BROWN: There are all of those stories about the Pentagon watching The Battle of Algiers (1966) to prepare for the Iraq War—do you think they’ll watch this movie and change the way in which they respond to threats on the White House?

FUQUA: I think so. [laughs] What do you think? I would want them to. I would want them to look at it and go, “Yeah, let’s make sure that doesn’t happen.”

BROWN: Why did you want to build a real set?

FUQUA: I like being in real environments. I love being in the place that it’s about—these sets and locations are characters in the movies. Can you imagine Breakfast at Tiffany’s shot somewhere else? It’s classic. Characters are part of storytelling; they’re just as important as everything else. So for me, to try and make this movie without having my own White House, my own thing I can touch and feel and destroy, wouldn’t make sense. I couldn’t wrap my head around it.

BROWN: The villains in this film are the North Koreans—has everyone been asking about Dennis Rodman and his recent visit to North Korea?

FUQUA: It keeps coming up. I don’t know Dennis. It’s bizarre. I guess it’s good for the movie, but I don’t know how it’s going to affect the movie in any way. If people like the movie, they’ll go see the movie. I think Dennis Rodman is his own reality TV. [laughs] It’s his own thing. Entertaining, but separate from this film.

BROWN: I know that you went to university on a basketball scholarship and studied engineering. How did you become a filmmaker?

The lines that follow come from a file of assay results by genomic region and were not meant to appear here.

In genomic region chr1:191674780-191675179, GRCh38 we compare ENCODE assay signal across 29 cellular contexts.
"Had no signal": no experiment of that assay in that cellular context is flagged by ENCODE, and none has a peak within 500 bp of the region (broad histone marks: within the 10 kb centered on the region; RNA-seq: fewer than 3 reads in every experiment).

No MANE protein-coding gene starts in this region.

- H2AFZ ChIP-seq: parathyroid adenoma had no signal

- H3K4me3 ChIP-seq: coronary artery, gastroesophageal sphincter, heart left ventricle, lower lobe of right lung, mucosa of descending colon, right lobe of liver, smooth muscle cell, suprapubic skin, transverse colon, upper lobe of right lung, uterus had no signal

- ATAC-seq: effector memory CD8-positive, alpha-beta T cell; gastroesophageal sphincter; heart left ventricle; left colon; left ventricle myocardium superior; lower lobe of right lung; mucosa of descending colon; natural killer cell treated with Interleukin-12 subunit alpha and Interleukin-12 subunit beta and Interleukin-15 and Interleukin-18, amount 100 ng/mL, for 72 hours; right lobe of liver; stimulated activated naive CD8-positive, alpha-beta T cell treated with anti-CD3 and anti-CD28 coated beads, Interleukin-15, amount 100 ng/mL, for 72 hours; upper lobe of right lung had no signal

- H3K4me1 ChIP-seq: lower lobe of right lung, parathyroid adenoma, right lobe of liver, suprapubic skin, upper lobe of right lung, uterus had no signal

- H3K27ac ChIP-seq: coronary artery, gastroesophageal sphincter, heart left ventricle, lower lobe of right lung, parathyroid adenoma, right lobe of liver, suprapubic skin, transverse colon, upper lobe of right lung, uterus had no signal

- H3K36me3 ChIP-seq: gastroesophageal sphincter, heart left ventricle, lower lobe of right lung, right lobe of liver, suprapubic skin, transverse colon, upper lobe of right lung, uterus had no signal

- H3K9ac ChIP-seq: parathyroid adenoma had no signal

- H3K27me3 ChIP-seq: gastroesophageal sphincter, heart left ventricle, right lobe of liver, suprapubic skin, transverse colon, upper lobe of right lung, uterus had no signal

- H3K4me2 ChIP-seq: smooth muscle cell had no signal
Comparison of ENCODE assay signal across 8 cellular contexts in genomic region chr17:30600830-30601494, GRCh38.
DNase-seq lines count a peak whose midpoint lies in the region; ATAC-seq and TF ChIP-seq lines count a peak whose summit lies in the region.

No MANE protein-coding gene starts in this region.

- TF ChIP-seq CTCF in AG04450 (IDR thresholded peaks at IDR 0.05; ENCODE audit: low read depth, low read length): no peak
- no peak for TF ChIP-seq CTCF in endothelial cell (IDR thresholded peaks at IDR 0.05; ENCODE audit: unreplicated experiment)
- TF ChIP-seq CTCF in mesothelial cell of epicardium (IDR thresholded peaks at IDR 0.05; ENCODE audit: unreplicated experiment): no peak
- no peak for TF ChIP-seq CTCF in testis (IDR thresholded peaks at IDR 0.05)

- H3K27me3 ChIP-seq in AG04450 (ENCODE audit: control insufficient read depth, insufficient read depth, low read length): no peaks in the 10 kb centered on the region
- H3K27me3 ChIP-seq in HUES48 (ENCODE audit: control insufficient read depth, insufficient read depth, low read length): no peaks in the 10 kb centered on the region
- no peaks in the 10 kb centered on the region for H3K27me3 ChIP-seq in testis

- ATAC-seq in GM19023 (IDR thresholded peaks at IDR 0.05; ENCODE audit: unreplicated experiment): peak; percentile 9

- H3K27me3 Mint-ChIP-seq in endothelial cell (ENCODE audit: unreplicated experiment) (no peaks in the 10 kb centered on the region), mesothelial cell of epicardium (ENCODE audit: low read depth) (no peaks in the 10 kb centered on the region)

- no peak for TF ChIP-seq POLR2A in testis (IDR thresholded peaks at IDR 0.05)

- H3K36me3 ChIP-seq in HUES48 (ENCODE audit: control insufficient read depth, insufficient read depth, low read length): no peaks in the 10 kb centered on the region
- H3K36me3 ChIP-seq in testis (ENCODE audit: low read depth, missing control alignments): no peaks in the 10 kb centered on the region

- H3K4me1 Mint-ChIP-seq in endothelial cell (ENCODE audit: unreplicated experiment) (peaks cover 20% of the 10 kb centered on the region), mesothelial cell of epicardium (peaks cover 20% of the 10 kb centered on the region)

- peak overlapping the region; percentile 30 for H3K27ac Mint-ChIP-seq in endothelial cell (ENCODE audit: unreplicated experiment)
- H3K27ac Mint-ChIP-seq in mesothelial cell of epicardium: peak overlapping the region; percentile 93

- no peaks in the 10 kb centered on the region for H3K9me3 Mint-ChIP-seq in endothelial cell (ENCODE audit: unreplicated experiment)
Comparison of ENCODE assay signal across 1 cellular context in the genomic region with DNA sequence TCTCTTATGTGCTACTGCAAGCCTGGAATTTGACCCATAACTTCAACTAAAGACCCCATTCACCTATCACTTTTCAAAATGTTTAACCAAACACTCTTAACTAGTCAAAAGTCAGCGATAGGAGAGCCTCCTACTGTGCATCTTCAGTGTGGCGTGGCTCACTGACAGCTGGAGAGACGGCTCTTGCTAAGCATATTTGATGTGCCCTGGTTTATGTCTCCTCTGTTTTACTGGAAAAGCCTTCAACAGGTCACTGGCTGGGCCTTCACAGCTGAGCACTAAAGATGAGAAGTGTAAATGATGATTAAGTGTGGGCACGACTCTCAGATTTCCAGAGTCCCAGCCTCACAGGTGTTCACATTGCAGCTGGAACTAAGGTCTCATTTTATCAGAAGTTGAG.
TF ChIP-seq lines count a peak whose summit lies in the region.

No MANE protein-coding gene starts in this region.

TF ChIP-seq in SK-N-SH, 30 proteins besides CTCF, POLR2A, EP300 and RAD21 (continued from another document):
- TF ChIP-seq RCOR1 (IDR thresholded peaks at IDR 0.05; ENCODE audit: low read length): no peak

FUQUA: I love movies; I grew up loving movies. I’ve always loved movies. I never thought about making movies until I took art classes and then I started studying different artists. As you study paintings, you see light and shadow, of course—Rembrandt, Delacroix. You start to understand the relationship between people and art, and images. For me, between movies that I watched and art, it was like, I’d love to make moving art. Moving pictures. How do you capture the drama of a Rembrandt painting in a movie? How do you feel that moment that they captured in two hours? I kind of fell into it and at one point, I decided I wanted to live an art life; I wanted to tell stories. I came to New York, and did what most people do—you become a PA and run and get coffee and pay your dues and learn until your opportunity comes.

BROWN: Do you think that audiences consume films in the same way in which they consume paintings and sculptures at an art exhibit?